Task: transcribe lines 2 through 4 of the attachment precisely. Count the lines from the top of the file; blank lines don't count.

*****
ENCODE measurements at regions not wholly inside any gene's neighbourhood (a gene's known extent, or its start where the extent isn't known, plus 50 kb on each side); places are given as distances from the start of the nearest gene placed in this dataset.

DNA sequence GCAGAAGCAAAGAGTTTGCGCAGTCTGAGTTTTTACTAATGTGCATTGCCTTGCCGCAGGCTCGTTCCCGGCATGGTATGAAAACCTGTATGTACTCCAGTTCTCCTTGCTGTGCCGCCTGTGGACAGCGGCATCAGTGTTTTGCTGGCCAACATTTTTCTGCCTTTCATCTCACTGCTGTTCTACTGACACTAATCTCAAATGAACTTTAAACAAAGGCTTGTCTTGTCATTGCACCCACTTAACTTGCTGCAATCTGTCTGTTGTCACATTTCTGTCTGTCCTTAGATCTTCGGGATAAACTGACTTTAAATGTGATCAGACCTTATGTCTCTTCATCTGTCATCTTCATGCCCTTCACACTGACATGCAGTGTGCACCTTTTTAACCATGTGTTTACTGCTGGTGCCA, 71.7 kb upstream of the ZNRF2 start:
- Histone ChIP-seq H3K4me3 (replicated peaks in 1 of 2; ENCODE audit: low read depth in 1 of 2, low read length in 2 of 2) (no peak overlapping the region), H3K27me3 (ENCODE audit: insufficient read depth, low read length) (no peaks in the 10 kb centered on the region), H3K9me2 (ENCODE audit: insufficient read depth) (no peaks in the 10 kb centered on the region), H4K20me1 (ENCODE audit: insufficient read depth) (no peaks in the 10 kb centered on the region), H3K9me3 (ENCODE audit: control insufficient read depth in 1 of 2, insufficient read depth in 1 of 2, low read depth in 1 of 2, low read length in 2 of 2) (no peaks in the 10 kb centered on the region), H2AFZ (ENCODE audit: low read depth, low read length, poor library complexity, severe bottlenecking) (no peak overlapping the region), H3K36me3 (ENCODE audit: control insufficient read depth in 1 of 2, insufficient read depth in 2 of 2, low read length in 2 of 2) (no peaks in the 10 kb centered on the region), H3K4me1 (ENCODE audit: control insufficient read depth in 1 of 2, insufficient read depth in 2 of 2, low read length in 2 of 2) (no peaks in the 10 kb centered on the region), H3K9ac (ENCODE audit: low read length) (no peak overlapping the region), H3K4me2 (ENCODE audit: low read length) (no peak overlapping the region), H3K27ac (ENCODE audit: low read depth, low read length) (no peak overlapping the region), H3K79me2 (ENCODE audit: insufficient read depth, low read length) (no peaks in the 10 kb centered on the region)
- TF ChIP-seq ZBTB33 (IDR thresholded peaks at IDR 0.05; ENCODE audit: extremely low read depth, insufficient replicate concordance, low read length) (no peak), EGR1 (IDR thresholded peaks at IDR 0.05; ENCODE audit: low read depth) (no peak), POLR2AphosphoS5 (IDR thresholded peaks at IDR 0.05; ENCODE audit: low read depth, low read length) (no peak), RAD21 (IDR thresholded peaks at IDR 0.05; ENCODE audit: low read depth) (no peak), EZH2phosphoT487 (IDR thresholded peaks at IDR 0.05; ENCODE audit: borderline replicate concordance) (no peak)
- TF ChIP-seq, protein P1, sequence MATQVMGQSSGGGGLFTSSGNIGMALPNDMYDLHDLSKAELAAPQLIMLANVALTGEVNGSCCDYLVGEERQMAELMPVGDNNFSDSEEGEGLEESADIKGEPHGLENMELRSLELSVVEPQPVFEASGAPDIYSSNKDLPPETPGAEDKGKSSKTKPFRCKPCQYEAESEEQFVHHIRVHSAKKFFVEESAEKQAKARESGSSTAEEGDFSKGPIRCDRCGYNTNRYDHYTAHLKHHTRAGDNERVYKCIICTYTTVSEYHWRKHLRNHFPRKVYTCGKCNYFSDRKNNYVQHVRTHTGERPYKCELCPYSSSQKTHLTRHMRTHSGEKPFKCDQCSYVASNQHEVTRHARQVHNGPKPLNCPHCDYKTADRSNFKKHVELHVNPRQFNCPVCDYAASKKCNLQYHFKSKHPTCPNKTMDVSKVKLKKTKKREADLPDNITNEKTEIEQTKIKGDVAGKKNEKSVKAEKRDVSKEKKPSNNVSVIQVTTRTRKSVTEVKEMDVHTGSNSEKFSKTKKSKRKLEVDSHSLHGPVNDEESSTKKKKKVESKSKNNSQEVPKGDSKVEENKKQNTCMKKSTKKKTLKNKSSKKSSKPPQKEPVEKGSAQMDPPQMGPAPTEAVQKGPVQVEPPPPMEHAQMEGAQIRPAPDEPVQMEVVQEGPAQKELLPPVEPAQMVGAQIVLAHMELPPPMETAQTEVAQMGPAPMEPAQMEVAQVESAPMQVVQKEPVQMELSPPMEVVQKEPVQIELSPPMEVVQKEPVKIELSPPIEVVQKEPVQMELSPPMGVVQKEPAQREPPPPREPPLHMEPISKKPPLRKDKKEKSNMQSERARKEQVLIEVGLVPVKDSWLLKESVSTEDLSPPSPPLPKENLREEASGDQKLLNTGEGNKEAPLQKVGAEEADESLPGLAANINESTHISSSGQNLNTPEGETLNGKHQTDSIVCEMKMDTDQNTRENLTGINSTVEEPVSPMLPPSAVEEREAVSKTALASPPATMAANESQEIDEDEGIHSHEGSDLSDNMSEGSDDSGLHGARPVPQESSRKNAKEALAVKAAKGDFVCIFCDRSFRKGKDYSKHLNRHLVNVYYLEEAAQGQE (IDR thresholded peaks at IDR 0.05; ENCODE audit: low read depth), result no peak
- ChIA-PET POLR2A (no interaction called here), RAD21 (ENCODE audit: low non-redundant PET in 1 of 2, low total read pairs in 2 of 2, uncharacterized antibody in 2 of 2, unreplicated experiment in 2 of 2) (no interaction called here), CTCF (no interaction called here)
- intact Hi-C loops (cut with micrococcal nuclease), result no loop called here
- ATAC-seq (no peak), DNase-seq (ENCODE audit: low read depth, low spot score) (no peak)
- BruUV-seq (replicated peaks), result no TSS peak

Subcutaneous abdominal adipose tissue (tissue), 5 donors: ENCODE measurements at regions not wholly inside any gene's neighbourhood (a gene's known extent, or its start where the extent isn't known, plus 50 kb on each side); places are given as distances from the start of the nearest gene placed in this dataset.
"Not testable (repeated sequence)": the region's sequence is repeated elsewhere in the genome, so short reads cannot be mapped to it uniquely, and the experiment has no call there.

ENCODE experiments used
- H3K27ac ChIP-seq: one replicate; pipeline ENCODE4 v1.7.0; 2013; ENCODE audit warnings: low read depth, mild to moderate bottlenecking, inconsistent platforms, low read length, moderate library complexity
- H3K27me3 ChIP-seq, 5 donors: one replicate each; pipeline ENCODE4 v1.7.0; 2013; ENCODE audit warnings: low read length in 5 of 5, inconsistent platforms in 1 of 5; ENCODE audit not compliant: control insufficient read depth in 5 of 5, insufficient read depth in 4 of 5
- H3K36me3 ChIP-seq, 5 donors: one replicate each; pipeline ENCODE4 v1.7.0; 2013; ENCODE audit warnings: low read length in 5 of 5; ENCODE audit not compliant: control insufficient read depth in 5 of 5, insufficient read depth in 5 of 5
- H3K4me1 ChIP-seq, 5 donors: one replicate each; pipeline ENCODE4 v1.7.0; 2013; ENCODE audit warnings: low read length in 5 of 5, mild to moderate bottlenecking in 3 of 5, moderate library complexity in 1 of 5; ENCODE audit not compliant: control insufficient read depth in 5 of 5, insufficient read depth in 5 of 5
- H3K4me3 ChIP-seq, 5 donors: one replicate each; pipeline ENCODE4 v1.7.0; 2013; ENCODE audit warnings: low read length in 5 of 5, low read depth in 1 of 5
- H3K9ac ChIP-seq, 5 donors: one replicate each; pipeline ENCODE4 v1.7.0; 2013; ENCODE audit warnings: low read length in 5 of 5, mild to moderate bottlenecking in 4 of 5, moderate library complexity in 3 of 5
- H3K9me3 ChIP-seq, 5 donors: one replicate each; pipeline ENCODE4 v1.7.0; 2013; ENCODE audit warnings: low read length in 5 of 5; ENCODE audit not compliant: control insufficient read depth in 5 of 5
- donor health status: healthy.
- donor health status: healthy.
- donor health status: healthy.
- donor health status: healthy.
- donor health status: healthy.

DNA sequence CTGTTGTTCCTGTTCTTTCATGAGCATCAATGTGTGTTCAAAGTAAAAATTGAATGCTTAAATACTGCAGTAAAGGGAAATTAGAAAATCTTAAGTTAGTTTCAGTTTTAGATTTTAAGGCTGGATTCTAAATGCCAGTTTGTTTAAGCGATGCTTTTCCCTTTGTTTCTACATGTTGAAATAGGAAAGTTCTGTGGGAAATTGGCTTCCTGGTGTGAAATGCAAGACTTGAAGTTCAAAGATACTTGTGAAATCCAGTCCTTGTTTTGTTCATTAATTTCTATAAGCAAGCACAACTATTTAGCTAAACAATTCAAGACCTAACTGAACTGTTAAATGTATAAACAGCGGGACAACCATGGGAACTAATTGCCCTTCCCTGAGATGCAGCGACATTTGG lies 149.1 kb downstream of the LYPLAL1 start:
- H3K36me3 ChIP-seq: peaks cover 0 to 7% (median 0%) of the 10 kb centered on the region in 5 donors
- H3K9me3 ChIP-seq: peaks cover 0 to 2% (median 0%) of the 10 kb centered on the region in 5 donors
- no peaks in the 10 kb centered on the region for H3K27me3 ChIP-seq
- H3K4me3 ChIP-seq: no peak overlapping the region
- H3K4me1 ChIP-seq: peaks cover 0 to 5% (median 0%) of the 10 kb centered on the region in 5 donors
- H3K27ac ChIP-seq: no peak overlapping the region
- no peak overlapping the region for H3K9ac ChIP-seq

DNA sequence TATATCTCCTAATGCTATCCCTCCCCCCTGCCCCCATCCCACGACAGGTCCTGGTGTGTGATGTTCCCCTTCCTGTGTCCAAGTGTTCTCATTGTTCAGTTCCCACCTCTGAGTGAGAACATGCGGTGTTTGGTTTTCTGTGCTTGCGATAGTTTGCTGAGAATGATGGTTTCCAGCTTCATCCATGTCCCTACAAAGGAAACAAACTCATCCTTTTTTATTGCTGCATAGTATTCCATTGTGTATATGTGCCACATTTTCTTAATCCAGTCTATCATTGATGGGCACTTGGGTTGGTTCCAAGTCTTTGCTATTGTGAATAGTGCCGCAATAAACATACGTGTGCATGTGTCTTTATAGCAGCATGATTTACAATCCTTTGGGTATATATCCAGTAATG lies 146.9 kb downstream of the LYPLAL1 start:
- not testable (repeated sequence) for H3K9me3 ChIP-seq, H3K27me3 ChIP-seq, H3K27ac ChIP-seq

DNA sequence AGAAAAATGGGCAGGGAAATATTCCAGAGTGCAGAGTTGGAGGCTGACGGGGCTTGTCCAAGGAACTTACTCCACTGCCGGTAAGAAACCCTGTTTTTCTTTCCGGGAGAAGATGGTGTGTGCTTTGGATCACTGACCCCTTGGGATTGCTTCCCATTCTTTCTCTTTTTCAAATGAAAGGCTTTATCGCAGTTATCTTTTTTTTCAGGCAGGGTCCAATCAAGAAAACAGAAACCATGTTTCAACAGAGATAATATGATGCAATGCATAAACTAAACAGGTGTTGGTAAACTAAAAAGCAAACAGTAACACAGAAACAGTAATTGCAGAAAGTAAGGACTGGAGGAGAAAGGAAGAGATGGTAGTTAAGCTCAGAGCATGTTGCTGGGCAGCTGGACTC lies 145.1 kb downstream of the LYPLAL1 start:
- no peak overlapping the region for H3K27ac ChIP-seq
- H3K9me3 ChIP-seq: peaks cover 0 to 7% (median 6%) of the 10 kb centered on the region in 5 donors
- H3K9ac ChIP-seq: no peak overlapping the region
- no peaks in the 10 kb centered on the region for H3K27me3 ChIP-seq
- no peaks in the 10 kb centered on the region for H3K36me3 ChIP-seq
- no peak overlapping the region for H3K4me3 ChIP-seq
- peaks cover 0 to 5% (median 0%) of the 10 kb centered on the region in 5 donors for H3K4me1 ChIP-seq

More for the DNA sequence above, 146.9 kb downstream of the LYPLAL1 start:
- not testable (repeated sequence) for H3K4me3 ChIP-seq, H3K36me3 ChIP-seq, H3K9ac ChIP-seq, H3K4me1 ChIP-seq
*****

DNA sequence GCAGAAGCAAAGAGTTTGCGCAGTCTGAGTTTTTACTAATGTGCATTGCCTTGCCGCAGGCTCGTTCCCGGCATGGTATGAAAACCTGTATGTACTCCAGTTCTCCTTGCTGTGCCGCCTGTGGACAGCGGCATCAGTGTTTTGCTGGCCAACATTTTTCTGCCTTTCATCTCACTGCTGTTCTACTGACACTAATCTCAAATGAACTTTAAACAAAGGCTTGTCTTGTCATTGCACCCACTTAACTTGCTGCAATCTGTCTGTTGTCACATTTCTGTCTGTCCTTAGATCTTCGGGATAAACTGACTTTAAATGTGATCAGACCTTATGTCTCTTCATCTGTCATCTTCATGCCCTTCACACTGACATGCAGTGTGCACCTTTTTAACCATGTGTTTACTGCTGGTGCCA, 71.7 kb upstream of the ZNRF2 start:
- Histone ChIP-seq H3K4me3 (replicated peaks in 1 of 2; ENCODE audit: low read depth in 1 of 2, low read length in 2 of 2) (no peak overlapping the region), H3K27me3 (ENCODE audit: insufficient read depth, low read length) (no peaks in the 10 kb centered on the region), H3K9me2 (ENCODE audit: insufficient read depth) (no peaks in the 10 kb centered on the region), H4K20me1 (ENCODE audit: insufficient read depth) (no peaks in the 10 kb centered on the region), H3K9me3 (ENCODE audit: control insufficient read depth in 1 of 2, insufficient read depth in 1 of 2, low read depth in 1 of 2, low read length in 2 of 2) (no peaks in the 10 kb centered on the region), H2AFZ (ENCODE audit: low read depth, low read length, poor library complexity, severe bottlenecking) (no peak overlapping the region), H3K36me3 (ENCODE audit: control insufficient read depth in 1 of 2, insufficient read depth in 2 of 2, low read length in 2 of 2) (no peaks in the 10 kb centered on the region), H3K4me1 (ENCODE audit: control insufficient read depth in 1 of 2, insufficient read depth in 2 of 2, low read length in 2 of 2) (no peaks in the 10 kb centered on the region), H3K9ac (ENCODE audit: low read length) (no peak overlapping the region), H3K4me2 (ENCODE audit: low read length) (no peak overlapping the region), H3K27ac (ENCODE audit: low read depth, low read length) (no peak overlapping the region), H3K79me2 (ENCODE audit: insufficient read depth, low read length) (no peaks in the 10 kb centered on the region)
- TF ChIP-seq ZBTB33 (IDR thresholded peaks at IDR 0.05; ENCODE audit: extremely low read depth, insufficient replicate concordance, low read length) (no peak), EGR1 (IDR thresholded peaks at IDR 0.05; ENCODE audit: low read depth) (no peak), POLR2AphosphoS5 (IDR thresholded peaks at IDR 0.05; ENCODE audit: low read depth, low read length) (no peak), RAD21 (IDR thresholded peaks at IDR 0.05; ENCODE audit: low read depth) (no peak), EZH2phosphoT487 (IDR thresholded peaks at IDR 0.05; ENCODE audit: borderline replicate concordance) (no peak)